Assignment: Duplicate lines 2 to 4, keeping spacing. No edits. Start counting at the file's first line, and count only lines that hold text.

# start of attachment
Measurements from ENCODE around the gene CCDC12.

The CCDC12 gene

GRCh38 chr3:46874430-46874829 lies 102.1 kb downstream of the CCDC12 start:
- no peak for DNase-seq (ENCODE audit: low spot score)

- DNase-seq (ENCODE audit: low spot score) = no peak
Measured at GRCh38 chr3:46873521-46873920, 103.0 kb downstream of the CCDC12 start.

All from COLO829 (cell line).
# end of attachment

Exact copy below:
The CCDC12 gene

GRCh38 chr3:46874430-46874829 lies 102.1 kb downstream of the CCDC12 start:
- no peak for DNase-seq (ENCODE audit: low spot score)